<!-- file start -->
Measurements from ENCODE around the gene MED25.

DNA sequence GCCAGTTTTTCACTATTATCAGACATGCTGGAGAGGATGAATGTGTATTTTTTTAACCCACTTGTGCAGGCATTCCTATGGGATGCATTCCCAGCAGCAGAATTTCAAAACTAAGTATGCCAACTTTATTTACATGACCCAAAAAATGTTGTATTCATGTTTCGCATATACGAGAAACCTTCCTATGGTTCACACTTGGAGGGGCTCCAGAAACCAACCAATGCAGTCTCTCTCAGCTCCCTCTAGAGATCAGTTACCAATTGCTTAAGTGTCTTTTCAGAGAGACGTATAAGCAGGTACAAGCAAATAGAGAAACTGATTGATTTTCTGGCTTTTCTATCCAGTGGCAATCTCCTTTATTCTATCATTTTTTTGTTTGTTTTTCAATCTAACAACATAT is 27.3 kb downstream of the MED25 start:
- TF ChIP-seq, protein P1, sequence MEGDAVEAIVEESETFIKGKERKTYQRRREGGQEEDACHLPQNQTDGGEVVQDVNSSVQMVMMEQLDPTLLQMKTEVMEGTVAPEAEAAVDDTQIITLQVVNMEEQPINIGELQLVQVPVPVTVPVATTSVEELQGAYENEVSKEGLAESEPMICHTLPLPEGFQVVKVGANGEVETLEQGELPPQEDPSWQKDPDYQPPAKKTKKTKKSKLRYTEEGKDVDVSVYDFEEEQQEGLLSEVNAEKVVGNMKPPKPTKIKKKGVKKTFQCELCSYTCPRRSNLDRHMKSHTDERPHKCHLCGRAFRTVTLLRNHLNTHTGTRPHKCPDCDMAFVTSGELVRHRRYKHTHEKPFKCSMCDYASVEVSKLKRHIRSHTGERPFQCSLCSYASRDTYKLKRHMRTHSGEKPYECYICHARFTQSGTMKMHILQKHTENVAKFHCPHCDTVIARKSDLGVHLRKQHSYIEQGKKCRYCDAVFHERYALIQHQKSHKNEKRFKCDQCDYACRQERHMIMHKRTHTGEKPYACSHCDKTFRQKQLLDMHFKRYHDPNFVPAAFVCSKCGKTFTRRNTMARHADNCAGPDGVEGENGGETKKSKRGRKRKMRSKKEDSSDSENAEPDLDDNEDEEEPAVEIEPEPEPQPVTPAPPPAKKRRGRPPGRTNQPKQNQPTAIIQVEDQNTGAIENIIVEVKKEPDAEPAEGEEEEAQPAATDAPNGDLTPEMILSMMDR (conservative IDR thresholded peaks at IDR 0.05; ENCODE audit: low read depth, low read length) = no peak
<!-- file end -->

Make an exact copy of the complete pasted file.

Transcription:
Measurements from ENCODE around the gene MED25.

DNA sequence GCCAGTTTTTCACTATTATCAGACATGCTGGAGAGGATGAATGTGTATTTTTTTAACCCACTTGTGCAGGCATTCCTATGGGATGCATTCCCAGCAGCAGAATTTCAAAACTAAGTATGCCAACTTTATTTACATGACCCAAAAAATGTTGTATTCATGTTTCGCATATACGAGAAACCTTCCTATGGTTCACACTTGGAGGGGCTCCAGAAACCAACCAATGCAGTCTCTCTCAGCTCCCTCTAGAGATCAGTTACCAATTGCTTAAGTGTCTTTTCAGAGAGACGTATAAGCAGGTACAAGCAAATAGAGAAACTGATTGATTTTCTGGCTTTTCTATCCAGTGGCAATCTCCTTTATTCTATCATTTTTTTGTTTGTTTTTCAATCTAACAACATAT is 27.3 kb downstream of the MED25 start:
- TF ChIP-seq, protein P1, sequence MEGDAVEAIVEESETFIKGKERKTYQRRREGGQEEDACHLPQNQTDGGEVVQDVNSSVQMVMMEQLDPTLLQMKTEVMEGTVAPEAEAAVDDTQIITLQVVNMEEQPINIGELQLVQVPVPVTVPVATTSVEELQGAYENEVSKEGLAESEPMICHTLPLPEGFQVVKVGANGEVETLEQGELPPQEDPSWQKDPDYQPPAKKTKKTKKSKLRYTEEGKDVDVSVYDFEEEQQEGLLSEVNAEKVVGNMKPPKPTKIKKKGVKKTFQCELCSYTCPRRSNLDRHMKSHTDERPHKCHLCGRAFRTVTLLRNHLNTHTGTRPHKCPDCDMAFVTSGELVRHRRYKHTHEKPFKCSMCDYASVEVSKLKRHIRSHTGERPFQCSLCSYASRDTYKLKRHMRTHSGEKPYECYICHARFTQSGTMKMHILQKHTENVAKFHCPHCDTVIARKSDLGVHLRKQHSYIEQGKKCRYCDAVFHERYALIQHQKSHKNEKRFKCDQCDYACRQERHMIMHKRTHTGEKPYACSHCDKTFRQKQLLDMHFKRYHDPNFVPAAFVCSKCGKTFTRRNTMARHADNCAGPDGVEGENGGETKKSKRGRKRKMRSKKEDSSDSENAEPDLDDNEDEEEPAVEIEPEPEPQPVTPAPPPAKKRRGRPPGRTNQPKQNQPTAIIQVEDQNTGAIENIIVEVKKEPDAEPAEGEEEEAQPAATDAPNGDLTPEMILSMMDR (conservative IDR thresholded peaks at IDR 0.05; ENCODE audit: low read depth, low read length) = no peak